The Wrong Kind of Snow [or why the 6.15 Great Western Service from Bristol to London Arrives Over an Hour Late]
I’ve been trying to track down the author and in which publication it first appeared but have had no luck. It might be now a trifle outdated in detail but the sentiments are as current as anything going. Many of you will know this one and some might not – either way, it’s still a good read after all these years:
Rossa‘s made it to the big Two-Zero-Zero and that’s not something to be sneezed at.
Anyone who can munch on a bacon butty, then later – florentines, profiteroles, chocolate and chestnut roulade, apple croustade, banana and raisin strudel, rum and raisin icecream can’t be all bad, not that she is, of course [he hastily adds].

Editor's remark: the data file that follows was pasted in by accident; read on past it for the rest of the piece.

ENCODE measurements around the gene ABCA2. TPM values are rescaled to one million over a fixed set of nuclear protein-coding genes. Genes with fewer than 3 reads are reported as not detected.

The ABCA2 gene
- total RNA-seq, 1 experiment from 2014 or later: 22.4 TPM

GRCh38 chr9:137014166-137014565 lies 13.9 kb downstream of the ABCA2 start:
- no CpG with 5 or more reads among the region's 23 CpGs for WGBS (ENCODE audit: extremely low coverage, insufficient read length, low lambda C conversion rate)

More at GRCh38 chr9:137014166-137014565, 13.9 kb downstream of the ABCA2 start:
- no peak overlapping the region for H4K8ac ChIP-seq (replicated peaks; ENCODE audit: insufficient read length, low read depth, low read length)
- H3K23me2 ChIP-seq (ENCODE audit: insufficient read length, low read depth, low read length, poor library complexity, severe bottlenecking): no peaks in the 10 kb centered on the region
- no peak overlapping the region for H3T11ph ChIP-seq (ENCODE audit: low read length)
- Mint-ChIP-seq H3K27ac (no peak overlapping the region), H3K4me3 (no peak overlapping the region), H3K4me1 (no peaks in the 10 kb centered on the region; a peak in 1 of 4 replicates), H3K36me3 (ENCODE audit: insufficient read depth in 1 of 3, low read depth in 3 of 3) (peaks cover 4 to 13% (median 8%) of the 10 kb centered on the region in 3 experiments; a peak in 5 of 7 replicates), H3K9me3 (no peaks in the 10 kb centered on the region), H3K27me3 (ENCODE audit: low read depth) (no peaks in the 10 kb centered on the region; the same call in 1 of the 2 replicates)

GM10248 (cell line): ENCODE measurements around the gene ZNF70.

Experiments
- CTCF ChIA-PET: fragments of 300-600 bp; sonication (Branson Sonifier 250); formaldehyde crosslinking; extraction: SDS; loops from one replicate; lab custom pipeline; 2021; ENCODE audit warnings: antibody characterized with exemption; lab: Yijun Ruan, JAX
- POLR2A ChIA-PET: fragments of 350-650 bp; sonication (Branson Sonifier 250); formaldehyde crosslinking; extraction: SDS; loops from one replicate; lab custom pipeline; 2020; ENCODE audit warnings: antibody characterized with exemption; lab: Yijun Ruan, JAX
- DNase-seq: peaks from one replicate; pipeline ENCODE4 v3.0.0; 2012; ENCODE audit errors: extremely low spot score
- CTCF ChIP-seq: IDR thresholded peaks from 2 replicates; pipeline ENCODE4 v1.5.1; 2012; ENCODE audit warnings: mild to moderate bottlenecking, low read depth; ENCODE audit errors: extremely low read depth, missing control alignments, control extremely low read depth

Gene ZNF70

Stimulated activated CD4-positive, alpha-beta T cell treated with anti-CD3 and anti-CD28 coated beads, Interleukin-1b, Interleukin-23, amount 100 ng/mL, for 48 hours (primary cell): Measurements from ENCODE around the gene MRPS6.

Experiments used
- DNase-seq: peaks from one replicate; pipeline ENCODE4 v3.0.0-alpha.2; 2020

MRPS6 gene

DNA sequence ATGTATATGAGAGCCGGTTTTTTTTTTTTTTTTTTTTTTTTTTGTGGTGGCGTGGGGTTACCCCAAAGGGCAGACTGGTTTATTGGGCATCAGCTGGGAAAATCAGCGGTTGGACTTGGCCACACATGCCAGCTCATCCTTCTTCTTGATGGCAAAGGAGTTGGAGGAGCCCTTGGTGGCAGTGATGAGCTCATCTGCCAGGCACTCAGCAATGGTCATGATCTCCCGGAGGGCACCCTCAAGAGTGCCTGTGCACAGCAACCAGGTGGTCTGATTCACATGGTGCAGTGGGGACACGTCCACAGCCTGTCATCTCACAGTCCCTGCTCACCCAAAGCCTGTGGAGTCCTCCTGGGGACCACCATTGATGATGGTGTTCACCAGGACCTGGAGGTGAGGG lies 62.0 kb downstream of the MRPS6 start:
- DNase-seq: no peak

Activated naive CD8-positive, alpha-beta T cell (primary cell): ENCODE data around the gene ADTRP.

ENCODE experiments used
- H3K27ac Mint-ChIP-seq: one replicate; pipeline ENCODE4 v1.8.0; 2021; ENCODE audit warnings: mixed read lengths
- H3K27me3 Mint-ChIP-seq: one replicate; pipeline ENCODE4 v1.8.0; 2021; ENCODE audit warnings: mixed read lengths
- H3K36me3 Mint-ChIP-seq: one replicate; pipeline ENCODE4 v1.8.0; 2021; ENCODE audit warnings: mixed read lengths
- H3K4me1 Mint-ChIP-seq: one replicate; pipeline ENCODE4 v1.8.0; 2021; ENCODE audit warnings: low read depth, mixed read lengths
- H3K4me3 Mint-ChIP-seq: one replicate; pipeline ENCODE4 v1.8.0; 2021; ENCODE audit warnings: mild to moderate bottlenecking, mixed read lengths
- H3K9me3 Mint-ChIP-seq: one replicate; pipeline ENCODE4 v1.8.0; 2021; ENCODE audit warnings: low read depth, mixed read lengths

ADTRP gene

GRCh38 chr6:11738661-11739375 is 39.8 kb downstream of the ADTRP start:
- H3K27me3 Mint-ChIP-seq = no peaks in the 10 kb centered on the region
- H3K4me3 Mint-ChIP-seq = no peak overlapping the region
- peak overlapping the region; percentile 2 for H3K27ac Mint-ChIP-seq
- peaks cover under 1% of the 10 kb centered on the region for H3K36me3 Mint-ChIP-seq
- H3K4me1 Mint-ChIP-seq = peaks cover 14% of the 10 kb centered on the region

Rossa is currently not Alpacaring as much in the snow but she is tending the feline flock and commenting 200 times here, for which sharp political commentary, I thank her.
The Fed may not be running the currency printing press around the clock, but Fed policies have certainly been instrumental to the unending expansion of Treasury borrowings.
And, clearly, any meaningful definition of contemporary “money” must include government debt instruments. Indeed, with bank (and, more generally, private-sector) credit suffering from post-housing mania stagnation, never before has government debt so dominated system “money” and credit creation.